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It ‘opened my eyes’: Rep. Jim Costa on the summer of ’73

California Democrat was a Hill intern who attended Watergate hearings

Rep. Jim Costa, shown here in 2014, first came to Capitol Hill as an intern in the 1970s.
Rep. Jim Costa, shown here in 2014, first came to Capitol Hill as an intern in the 1970s. (Tom Williams/CQ Roll Call file photo)

“That’s pretty, isn’t it?” asks Rep. Jim Costa, pulling up a photo of his almond farm in Fresno with all the trees in bloom. In the age of Zoom, he likes his screen to tell a story.

While the almonds have brought a steady income to his family through the years, that was not always the case. His grandparents on both sides came to America from the Azores Islands as dairy workers. “You never want to forget where you came from,” the California Democrat says. 

That goes not just for his family roots, but also for his early days on Capitol Hill, when he stood in line to get a back row seat at the Watergate hearings as a young intern. Later, he worked for Rep. John Krebs, an immigrant himself who escaped the rise of Nazi Germany in the 1930s.

“I had incredible mentors,” Costa says. “John was a risk taker. My grandfather was a risk taker. I grew up among a lot of risk takers.”

This interview has been edited and condensed.

Q: How did you end up interning on the Hill?

A: My grandparents, on both sides of my family, came from the Azores islands off the coast of Portugal. You had two industries there, fishing and dairy — and my family didn’t fish, so we milked cows.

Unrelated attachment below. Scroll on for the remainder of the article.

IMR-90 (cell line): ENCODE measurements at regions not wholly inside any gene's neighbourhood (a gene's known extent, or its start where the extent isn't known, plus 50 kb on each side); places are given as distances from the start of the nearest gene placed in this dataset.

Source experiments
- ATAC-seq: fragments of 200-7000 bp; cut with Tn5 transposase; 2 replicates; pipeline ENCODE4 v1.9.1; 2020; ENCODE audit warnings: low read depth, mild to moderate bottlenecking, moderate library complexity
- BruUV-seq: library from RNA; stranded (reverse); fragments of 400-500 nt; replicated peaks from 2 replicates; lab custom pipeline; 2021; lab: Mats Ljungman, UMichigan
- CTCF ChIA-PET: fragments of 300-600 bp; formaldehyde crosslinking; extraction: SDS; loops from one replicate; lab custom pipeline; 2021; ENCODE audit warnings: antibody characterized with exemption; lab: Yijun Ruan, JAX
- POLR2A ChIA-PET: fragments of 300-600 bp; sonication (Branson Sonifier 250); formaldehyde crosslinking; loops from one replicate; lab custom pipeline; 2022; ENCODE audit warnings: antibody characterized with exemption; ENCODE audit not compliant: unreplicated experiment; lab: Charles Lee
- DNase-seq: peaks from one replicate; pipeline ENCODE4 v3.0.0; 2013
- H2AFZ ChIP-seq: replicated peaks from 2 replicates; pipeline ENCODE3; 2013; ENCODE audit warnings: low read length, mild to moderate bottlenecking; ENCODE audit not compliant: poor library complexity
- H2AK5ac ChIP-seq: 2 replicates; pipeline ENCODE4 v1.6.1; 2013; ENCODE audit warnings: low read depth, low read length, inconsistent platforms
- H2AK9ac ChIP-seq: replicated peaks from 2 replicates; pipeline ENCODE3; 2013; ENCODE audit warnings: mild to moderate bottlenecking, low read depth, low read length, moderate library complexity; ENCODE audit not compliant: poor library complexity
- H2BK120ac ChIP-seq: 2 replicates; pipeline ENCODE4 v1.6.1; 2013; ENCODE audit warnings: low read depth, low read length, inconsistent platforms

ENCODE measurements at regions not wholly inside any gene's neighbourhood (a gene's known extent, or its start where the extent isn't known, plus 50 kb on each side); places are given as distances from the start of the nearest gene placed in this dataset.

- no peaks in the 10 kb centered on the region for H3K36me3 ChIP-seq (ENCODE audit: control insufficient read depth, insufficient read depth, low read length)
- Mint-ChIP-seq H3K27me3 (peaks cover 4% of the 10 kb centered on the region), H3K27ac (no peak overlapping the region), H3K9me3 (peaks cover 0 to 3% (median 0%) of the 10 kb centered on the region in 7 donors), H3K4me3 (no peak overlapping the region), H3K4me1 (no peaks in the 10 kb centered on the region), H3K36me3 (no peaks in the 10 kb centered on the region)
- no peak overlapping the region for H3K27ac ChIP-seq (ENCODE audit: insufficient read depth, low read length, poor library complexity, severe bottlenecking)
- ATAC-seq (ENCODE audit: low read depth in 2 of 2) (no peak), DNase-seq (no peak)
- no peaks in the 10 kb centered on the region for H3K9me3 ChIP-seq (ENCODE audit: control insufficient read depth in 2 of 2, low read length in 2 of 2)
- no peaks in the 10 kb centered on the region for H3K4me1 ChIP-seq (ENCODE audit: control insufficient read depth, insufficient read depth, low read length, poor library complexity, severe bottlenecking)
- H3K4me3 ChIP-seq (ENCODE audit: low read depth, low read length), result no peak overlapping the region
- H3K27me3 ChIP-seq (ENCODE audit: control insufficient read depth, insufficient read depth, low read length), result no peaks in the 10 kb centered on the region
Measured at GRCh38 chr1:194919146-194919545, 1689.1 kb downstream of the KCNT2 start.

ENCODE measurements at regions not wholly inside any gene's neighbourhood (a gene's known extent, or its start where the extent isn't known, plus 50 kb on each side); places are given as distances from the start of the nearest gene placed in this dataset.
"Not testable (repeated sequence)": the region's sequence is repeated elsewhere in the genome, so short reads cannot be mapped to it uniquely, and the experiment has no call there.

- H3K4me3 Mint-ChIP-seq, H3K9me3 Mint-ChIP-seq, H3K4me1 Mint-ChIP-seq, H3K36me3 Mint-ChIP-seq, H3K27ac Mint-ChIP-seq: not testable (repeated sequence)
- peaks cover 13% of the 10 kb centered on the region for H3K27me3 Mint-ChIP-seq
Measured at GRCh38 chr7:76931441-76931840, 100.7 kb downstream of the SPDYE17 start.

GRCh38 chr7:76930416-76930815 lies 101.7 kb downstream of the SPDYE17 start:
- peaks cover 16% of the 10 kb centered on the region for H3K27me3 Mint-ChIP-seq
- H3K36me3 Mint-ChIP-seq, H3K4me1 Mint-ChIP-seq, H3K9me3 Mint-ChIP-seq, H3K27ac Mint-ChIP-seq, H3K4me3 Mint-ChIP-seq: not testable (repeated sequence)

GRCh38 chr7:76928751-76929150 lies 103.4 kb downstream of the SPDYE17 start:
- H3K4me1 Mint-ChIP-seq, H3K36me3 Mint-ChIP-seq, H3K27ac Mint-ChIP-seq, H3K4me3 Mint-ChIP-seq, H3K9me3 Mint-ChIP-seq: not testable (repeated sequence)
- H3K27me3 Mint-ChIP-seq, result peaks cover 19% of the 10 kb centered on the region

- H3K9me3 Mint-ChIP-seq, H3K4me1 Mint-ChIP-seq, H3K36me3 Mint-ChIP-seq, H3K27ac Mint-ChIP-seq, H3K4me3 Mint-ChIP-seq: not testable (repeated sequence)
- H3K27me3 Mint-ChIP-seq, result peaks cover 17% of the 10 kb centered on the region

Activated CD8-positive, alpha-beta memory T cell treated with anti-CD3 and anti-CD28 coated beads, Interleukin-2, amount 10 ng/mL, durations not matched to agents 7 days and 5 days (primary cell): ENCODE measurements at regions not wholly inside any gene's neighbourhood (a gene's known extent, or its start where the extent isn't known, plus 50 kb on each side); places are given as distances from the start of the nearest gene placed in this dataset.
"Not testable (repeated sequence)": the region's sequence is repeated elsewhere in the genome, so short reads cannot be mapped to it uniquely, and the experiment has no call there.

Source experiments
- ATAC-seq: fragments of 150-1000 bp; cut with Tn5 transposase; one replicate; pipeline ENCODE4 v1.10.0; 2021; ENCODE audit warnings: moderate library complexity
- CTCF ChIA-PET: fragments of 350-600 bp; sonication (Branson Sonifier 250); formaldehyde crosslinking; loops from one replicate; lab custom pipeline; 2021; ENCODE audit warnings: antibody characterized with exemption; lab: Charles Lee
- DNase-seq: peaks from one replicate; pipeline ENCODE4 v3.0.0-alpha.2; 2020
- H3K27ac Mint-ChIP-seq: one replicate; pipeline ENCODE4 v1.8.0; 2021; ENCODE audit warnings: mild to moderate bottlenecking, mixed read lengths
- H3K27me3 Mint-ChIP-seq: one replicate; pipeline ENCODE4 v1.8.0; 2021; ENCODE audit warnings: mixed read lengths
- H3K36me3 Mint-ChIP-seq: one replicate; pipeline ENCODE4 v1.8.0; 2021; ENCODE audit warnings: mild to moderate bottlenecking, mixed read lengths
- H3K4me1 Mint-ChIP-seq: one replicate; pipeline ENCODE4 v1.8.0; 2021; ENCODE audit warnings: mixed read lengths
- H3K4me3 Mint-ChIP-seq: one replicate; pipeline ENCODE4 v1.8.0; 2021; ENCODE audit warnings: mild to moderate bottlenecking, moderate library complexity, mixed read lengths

My sister and I think that if we’ve had any modicum of success, it’s because our mother had dreams and aspirations for her children. She was always interested in current events and felt that as children of immigrants, if you had some success, you’re supposed to be involved in participatory democracy and give back.

I’d always worked on our family’s farm on weekends and during the summer. Between my junior and senior year, my mother said, “How would you like to work in Washington, D.C., this summer?” Because we’re in the dairy business, we knew Joe Branco of the Western Dairymen’s Association, and his nephew worked for Congressman B.F. Sisk. 

His nephew was a person by the name of Tony Coelho, who was working as chief of staff at the time [and later served in the House himself]. 

I said, “Well, that would be cool.” There was a formal application process, and I came to D.C. in the summer of 1973.

Q: What do you still remember from that summer? 

A: I got to see the Watergate hearings in person. There were seats in the back if you got in line early, so I got to see John Dean, H.R. Haldeman, John Mitchell and John Ehrlichman testify live before Sam Ervin and the various senators. It was fascinating.

And I participated when they recruited interns and others from the Hill for White House receptions to greet heads of state. I got to see President Nixon with the shah of Iran and with Prime Minister Tanaka of Japan. I was one of about 800 people out there waving little flags.

I also got to work on casework, help out a little bit on legislation and go to the lecture series at the Library of Congress. That summer of ’73 opened my eyes to how our government works.

Q: Then you went back to California. How did you start working for Krebs?